I don’t know how you come down on the incarceration question… whether it’s for rehabilitation or revenge…. But I was beginning to think revenge is the only argument makes any sense.
— H.I. McDonough, Raising Arizona
When Elana and I were courting — when we still thought having a baby was a long way off — we had a lot of discussions about raising kids. These discussions were sometimes very abstract, and sometimes they involved very aspirational notions, such as, “Wouldn’t it be nice to raise our kids on a farm?” (We do not own a farm.)
Elana was not just fantasizing, however, when she said she would never spank her kids. She was very serious on this point. “I’m not telling other people what to do, but no child of mine will ever be spanked.”
I was more on the fence. On the one hand, I had been spanked, quite a bit. I was spanked on the behind with open hands and flyswatters and once, when I was an amazingly mouthy pre-teen, my dad even smacked me across the face. I don’t believe corporal punishment did harm, in and of itself, to my relationship with my parents or to my self-esteem or my ability not to murder people. Lots of my friends were spanked, and none of us has grown up to so much as get in bar fights, let alone become violent criminals.
It was just part of the culture of parenting in Georgia in the 1970s, and we all generally looked back on our spanking episodes with amusement. The angry parent brandishing flyswatter or belt or kitchen spoon seemed to us, in nostalgic hindsight, a little cartoonish — inexplicably but hilariously violent, to be avoided if possible, but not abusive.
On the other hand, I couldn’t think of a single time corporal punishment had changed my behavior for the better. On the contrary, during a ten-year epic battle with both parents and teachers over whether I would do homework and participate in class, the desire to avoid spanking never encouraged me to do my homework or become a better student, in part because blowing off homework felt good now, while a spanking might or might not feel bad later.
This is not to say spanking had no effect: I did still want to avoid the spanking, if possible, and so I became a rather inveterate liar. I don’t know if I was a good liar — you’d have to ask my parents about that — but I lied prolifically, because, after all, the only real proof my parents had of my misdeeds came at report card time. (This was back when teachers and parents weren’t in such constant contact.) This was my childhood logic: lie all quarter long, sleep in class, accumulate months of homework-free days, and then deal with the spankings at the end of the term. It was a horrible, guilty, harried existence… but I did get out of a lot of math homework.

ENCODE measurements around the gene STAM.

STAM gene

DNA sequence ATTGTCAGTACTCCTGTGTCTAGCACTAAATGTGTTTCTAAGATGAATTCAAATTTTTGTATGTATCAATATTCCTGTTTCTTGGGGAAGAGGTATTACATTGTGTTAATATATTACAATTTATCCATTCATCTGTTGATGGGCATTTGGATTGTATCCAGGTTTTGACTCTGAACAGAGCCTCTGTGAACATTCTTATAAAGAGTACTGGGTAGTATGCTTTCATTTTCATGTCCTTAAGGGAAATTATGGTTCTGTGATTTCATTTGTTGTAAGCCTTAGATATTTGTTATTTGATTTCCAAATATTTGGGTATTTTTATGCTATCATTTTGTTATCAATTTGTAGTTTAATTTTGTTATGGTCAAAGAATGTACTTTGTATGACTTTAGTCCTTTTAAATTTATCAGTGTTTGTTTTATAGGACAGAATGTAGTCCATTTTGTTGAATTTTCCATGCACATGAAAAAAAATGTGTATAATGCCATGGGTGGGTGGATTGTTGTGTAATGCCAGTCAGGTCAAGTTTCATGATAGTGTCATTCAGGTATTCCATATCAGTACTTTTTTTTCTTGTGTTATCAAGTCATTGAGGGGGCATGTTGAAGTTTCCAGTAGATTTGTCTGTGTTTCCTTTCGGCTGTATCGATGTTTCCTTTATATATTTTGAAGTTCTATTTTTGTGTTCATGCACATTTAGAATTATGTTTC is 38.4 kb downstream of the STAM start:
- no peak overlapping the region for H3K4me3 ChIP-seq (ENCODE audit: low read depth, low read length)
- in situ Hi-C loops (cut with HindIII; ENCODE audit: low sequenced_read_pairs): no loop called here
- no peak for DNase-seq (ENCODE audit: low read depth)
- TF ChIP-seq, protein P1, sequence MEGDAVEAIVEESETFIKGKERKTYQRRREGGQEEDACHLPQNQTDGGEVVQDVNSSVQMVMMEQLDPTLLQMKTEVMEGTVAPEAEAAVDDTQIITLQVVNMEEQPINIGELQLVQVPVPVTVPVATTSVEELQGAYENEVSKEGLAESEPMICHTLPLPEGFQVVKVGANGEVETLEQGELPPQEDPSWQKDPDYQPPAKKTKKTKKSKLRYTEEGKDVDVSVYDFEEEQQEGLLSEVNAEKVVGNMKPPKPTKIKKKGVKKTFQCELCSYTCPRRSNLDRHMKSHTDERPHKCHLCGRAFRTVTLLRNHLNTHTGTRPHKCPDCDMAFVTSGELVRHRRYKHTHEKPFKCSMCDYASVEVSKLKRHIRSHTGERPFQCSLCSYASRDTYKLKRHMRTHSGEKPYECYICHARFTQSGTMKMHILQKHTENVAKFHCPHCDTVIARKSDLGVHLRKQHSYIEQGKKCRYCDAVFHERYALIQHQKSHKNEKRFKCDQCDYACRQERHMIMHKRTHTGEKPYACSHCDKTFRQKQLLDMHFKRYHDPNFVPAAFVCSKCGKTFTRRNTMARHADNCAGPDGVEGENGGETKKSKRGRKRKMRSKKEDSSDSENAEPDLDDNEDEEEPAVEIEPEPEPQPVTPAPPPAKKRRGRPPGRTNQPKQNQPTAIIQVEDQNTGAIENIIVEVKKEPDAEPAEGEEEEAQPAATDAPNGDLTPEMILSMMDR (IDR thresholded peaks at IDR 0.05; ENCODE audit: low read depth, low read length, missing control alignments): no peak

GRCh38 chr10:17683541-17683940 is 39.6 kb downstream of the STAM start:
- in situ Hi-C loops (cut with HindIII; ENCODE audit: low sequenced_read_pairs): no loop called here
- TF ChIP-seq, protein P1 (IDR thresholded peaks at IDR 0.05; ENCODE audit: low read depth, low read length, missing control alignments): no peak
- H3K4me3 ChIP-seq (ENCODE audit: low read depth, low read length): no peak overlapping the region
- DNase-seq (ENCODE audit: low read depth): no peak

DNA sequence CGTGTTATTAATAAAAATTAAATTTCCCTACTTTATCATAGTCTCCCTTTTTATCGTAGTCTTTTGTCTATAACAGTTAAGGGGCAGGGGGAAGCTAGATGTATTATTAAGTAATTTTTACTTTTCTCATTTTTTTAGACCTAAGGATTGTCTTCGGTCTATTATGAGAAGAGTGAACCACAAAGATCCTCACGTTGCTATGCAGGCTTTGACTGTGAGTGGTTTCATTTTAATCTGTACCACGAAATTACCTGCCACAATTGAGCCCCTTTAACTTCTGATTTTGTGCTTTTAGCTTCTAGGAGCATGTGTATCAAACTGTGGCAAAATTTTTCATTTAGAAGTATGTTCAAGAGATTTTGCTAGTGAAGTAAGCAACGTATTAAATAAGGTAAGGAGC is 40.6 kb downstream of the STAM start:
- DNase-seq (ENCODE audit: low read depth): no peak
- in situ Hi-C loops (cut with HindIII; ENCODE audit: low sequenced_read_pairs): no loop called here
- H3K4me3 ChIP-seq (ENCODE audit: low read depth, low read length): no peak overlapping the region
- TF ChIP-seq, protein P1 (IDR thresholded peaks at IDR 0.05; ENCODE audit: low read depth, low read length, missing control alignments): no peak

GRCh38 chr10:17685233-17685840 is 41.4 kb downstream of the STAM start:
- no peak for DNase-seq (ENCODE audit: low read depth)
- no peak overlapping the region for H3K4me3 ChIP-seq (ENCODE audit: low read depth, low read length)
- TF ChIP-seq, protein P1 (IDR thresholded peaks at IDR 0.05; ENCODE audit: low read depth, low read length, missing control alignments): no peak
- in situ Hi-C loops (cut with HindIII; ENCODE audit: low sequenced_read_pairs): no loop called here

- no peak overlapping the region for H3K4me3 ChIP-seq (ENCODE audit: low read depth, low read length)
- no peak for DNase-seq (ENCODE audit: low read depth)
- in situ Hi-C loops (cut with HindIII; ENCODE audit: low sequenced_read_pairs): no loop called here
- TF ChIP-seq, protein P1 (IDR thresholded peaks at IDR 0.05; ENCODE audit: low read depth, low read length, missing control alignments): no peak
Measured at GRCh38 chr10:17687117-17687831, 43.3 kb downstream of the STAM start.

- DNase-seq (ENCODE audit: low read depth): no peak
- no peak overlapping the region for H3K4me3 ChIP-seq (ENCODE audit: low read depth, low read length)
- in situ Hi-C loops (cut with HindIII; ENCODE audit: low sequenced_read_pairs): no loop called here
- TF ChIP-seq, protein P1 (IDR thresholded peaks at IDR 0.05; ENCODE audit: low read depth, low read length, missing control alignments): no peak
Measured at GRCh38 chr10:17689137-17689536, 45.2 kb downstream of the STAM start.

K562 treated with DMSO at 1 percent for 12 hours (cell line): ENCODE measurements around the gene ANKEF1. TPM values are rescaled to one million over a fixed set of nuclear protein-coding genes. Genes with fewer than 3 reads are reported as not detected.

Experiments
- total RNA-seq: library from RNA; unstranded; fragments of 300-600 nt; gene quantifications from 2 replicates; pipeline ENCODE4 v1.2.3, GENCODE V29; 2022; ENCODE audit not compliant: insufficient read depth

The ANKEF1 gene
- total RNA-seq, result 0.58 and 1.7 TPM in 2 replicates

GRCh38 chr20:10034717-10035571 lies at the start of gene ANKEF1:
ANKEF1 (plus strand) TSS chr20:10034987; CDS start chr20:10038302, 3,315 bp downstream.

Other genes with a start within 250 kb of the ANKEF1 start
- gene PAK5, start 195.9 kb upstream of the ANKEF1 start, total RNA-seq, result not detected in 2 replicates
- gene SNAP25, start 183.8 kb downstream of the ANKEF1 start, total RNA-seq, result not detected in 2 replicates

I know a lot of people claim that spanking did them no end of good. The story usually goes something like this: “When I got out of line, my dad would wallop me good. He did it to teach me a lesson, because he loved me. And I learned to be a good person and work hard and respect my elders because of it.” Now, I don’t deny any part of that except the “because of it.” I’m sure your dad loved you and wanted to teach you how to be a moral and responsible person, and I’m sure that you did, in fact, learn to be a good person from this dynamic with your dad. I’m just not sure the spanking magically transmitted the morality into your bloodstream via your asscheeks.
My guess is that the fact that your dad was attentive to your moral progress and strove to correct you when you were wrong was the determining factor, not the spanking itself. The spanking was a kind of placebo ritual, which your dad, following generations of good dads before him, performed for your benefit, carefully explaining its purpose. He could have performed other rituals, of course — he could have told you to say ten Our Fathers, for example, in order to cleanse your sin away and discipline your soul. But spanking is a good ritual for kids because it’s physical and easily understood, and because kids would like to believe that the memory of the pain will remind them not to transgress again in the future.
This turns out not to be true, of course, because children have notoriously poor impulse control even when they’re under threat. But the child wants it to be true, and the dad believes it, and so they perform the ritual together. The child is reassured that his father cares about his behavior, and he strives to be worthy of his dad’s approval. That, I suspect, is why spanking “works,” to the degree that it does, sometimes, for some people.
But if the child doesn’t care? If he would like your approval but not as much as he’d like to skip homework/tease his sister/paint the dog blue? Or worse yet, if he sees the thing you’re asking him to do as having no value, as an arbitrary demand on your part? Well, then you’re nowhere, I think.
Science bears me out, by the way, on corporal punishment encouraging kids to lie, and lie big. Po Bronson and Ashley Merryman, in their eyebrow-raising book on scientific studies of parenting, Nurtureshock, write about Victoria Talwar, a child psychologist who studies lying. (The relevant chapter can be found here; scroll down past the text of the NPR story to find it.) Talwar does variations on an experiment in which children are given an opportunity to illicitly peek at the answer during a guessing game. Her interest is not just in which kids peek, but which kids lie about having done so.
Increasing the threat of punishment for lying only makes children hyperaware of the potential personal cost. It distracts the child from learning how his lies impact others. In studies, scholars find that kids who live in threat of consistent punishment don’t lie less. Instead, they become better liars, at an earlier age — learning to get caught less often.